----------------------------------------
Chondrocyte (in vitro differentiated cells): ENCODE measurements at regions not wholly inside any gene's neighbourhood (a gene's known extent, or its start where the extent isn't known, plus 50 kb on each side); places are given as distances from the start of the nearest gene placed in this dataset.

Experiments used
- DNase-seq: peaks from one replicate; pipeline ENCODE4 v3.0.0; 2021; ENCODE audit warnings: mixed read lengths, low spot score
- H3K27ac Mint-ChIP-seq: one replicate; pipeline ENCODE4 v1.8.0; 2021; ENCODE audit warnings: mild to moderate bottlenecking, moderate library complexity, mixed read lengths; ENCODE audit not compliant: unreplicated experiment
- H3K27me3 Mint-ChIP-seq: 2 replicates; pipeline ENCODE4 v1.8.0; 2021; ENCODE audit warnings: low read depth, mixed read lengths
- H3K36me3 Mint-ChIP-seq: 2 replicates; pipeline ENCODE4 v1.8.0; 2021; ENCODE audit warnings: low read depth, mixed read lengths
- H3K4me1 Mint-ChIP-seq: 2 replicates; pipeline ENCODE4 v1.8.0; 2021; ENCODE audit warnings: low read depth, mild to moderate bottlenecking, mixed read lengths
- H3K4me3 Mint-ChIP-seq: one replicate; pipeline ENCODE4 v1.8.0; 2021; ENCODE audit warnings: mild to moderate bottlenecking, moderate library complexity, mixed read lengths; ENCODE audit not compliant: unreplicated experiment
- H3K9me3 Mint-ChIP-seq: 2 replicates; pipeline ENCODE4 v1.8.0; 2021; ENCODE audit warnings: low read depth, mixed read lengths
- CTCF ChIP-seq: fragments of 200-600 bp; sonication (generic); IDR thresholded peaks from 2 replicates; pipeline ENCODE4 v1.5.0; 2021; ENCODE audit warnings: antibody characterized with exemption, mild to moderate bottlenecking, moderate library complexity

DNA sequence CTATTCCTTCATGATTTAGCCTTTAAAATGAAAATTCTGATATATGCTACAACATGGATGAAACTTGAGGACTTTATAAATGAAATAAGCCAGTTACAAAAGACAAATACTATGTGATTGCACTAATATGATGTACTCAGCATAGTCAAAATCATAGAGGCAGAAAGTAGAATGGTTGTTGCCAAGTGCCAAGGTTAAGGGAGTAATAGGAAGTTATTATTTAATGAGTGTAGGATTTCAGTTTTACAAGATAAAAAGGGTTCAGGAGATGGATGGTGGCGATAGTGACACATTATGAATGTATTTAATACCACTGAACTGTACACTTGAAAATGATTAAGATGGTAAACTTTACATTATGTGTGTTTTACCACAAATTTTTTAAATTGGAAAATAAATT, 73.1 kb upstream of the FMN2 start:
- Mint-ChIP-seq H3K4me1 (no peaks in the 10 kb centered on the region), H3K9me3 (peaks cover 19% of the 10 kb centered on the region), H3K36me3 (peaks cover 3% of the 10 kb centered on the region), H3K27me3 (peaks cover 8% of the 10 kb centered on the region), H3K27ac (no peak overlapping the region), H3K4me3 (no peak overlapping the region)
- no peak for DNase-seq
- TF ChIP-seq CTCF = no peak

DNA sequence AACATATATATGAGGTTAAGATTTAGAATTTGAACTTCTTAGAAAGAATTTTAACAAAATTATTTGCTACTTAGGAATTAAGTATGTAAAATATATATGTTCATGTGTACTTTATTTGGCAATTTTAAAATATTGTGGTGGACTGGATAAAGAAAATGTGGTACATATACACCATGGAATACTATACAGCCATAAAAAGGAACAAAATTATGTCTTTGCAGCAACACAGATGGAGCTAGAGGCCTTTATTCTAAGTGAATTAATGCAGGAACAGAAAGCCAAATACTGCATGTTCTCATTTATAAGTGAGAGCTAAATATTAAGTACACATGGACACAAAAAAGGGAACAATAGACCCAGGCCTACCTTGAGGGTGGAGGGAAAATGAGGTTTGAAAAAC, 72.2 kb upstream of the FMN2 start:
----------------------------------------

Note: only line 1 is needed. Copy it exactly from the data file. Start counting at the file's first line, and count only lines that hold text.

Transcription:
Chondrocyte (in vitro differentiated cells): ENCODE measurements at regions not wholly inside any gene's neighbourhood (a gene's known extent, or its start where the extent isn't known, plus 50 kb on each side); places are given as distances from the start of the nearest gene placed in this dataset.